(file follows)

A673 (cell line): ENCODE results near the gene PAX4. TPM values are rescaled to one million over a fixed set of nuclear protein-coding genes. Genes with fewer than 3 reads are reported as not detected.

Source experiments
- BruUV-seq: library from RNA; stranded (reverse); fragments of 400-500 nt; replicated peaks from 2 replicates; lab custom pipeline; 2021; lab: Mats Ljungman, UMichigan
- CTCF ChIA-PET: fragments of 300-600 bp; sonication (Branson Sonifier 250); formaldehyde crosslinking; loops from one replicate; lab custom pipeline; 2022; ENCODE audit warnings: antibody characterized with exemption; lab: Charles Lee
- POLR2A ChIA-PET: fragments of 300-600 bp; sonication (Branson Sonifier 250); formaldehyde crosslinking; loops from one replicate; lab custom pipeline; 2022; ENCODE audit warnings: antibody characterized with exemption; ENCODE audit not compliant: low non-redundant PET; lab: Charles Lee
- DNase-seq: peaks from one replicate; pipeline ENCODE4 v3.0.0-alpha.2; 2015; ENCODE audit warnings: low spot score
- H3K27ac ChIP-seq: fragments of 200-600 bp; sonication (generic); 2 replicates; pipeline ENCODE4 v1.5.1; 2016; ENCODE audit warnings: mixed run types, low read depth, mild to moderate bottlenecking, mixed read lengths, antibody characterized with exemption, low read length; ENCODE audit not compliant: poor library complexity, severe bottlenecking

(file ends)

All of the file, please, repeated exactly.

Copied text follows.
A673 (cell line): ENCODE results near the gene PAX4. TPM values are rescaled to one million over a fixed set of nuclear protein-coding genes. Genes with fewer than 3 reads are reported as not detected.

Source experiments
- BruUV-seq: library from RNA; stranded (reverse); fragments of 400-500 nt; replicated peaks from 2 replicates; lab custom pipeline; 2021; lab: Mats Ljungman, UMichigan
- CTCF ChIA-PET: fragments of 300-600 bp; sonication (Branson Sonifier 250); formaldehyde crosslinking; loops from one replicate; lab custom pipeline; 2022; ENCODE audit warnings: antibody characterized with exemption; lab: Charles Lee
- POLR2A ChIA-PET: fragments of 300-600 bp; sonication (Branson Sonifier 250); formaldehyde crosslinking; loops from one replicate; lab custom pipeline; 2022; ENCODE audit warnings: antibody characterized with exemption; ENCODE audit not compliant: low non-redundant PET; lab: Charles Lee
- DNase-seq: peaks from one replicate; pipeline ENCODE4 v3.0.0-alpha.2; 2015; ENCODE audit warnings: low spot score
- H3K27ac ChIP-seq: fragments of 200-600 bp; sonication (generic); 2 replicates; pipeline ENCODE4 v1.5.1; 2016; ENCODE audit warnings: mixed run types, low read depth, mild to moderate bottlenecking, mixed read lengths, antibody characterized with exemption, low read length; ENCODE audit not compliant: poor library complexity, severe bottlenecking